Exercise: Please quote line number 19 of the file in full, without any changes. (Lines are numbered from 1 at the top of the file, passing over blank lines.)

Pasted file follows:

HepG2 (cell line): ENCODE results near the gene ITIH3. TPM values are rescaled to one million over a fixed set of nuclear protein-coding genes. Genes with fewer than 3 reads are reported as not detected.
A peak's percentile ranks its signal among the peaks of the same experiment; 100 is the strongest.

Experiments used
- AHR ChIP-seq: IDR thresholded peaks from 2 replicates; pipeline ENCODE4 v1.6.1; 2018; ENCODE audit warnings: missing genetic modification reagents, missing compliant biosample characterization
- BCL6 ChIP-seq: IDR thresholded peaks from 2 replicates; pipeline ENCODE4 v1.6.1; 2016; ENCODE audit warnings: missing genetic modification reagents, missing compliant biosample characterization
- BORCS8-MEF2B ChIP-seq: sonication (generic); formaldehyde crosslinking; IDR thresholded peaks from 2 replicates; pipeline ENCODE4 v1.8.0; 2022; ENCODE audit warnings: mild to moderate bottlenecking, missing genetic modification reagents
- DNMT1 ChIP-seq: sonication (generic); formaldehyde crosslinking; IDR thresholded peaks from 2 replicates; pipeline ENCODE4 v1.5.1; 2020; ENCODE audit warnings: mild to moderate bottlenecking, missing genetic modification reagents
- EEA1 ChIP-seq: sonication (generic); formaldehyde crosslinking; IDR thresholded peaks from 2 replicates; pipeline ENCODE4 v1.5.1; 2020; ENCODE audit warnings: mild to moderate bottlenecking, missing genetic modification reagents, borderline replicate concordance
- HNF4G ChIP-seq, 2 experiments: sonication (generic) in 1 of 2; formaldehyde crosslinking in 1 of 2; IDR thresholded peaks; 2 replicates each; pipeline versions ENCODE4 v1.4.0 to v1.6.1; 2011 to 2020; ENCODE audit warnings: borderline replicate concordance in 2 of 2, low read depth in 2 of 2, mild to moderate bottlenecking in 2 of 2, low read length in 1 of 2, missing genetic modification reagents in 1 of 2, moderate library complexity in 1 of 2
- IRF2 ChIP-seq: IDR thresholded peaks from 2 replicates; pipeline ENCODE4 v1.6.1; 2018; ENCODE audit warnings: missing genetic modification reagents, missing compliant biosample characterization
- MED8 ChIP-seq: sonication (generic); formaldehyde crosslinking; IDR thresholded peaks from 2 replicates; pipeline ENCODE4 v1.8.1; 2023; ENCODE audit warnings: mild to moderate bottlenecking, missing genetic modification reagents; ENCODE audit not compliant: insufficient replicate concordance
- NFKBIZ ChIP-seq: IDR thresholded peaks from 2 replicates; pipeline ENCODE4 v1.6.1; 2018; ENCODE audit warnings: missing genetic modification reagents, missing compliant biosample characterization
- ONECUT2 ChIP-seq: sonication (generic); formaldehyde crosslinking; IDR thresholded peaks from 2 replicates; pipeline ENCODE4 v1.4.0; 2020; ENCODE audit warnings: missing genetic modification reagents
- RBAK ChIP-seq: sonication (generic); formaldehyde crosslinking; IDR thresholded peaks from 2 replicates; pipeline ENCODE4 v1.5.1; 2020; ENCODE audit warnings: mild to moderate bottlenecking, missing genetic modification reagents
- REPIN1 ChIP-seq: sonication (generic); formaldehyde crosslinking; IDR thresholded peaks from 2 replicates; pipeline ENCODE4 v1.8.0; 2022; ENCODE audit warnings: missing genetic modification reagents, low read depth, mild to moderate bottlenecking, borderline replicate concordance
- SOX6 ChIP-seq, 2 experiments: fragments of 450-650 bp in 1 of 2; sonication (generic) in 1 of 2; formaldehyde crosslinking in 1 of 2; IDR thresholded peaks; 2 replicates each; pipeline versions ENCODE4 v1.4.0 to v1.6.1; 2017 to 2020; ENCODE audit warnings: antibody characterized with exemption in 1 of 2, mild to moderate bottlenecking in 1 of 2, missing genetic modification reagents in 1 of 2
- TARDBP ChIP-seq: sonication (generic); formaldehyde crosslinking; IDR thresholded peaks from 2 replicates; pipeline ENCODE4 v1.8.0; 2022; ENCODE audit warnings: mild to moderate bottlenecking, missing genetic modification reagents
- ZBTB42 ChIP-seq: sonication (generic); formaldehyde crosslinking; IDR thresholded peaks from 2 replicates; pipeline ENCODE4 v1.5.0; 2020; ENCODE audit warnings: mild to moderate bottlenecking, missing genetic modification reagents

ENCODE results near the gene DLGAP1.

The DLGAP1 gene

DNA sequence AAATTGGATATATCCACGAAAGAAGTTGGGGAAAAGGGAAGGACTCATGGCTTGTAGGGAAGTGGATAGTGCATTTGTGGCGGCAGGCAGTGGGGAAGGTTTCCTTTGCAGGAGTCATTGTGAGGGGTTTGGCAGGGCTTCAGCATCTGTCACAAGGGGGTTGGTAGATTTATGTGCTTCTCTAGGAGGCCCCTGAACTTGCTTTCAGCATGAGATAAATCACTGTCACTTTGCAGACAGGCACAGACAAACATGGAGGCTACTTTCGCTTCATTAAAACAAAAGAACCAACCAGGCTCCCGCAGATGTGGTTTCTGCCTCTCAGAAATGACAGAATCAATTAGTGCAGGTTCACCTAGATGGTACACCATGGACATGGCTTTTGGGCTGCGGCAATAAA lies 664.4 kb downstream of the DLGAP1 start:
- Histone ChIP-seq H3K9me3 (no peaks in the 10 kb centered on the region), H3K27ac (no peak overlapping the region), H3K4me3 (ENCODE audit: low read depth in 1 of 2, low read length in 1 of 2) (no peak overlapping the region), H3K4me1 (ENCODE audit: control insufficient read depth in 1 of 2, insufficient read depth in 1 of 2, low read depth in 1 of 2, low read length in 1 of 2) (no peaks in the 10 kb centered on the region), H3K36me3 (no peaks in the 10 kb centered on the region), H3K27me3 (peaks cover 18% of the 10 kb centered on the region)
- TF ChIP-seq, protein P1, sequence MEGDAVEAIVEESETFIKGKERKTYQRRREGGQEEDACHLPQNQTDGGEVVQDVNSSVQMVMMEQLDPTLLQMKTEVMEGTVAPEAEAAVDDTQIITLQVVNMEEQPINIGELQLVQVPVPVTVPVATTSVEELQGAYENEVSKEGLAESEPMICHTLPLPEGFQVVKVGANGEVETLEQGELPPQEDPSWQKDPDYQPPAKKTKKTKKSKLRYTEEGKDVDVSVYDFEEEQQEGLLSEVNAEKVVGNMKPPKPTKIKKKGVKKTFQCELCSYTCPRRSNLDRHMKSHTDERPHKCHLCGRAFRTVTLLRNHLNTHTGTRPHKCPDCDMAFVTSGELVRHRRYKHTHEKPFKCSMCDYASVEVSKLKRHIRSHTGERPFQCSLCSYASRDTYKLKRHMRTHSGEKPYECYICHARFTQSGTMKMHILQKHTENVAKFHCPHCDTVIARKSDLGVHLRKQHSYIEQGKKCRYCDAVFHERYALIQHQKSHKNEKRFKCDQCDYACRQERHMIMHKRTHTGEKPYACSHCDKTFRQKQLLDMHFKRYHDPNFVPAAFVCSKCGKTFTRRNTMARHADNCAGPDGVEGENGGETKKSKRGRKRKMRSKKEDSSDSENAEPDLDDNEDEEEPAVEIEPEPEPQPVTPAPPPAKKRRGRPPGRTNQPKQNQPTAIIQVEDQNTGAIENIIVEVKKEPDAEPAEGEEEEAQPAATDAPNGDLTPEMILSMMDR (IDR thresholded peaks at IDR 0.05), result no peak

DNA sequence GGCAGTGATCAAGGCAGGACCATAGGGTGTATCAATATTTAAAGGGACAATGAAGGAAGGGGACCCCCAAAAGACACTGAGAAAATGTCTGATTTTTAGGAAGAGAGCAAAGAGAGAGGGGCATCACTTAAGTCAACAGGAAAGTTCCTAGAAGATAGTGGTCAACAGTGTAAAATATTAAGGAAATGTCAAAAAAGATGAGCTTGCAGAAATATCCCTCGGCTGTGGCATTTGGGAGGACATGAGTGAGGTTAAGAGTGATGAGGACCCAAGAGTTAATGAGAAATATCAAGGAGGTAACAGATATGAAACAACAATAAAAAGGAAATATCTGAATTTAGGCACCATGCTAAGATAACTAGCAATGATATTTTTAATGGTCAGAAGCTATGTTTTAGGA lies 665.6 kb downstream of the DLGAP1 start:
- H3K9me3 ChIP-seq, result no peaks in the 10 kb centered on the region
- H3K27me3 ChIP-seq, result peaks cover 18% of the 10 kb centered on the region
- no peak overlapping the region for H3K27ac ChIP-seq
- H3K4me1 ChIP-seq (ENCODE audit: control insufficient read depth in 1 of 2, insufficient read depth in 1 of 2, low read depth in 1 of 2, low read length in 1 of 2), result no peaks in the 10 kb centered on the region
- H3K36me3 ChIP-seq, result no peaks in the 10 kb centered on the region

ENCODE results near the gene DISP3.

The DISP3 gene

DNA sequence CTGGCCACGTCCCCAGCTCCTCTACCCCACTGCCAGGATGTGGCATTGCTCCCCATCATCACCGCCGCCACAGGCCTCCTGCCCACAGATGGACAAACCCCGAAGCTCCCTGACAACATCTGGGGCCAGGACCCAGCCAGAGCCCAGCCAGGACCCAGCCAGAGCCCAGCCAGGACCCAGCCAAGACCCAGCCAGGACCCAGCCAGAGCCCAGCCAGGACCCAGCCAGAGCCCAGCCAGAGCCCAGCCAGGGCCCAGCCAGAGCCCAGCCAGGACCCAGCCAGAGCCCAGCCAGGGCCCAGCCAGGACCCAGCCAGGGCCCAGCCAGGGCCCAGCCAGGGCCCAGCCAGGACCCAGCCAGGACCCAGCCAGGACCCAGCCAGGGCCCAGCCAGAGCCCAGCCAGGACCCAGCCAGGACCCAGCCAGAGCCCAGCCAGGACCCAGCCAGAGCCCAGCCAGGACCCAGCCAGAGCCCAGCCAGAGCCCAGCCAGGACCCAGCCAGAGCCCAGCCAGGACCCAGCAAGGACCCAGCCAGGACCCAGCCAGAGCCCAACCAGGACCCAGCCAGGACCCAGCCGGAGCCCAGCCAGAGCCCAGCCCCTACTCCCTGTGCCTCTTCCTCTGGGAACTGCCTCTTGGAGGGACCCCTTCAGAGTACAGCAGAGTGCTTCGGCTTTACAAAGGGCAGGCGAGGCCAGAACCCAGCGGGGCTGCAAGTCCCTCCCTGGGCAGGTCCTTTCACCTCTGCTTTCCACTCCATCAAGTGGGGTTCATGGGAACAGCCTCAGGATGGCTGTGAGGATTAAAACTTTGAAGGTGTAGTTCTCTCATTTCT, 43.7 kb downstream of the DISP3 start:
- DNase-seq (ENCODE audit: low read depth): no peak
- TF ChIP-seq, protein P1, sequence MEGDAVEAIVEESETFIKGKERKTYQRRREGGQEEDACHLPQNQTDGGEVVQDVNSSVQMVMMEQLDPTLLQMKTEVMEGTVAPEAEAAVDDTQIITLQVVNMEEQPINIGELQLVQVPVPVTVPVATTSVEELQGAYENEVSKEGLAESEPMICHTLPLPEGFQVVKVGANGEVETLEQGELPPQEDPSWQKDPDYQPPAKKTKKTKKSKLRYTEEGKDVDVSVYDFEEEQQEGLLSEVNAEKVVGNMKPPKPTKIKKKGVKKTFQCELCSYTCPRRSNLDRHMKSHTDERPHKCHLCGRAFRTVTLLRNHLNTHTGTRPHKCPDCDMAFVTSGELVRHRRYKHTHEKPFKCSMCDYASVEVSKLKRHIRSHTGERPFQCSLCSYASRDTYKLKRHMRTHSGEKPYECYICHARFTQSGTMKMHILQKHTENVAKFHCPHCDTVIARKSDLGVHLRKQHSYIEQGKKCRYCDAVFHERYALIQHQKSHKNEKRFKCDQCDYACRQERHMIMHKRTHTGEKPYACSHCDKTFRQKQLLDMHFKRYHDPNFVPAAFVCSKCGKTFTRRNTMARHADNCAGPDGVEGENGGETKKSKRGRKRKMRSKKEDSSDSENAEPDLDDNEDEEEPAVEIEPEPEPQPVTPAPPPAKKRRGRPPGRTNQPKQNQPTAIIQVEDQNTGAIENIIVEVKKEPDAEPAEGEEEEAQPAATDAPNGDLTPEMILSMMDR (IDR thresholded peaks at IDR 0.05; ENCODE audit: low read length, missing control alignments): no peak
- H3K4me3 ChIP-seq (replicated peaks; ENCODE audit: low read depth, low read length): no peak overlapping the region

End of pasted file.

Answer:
ENCODE results near the gene DLGAP1.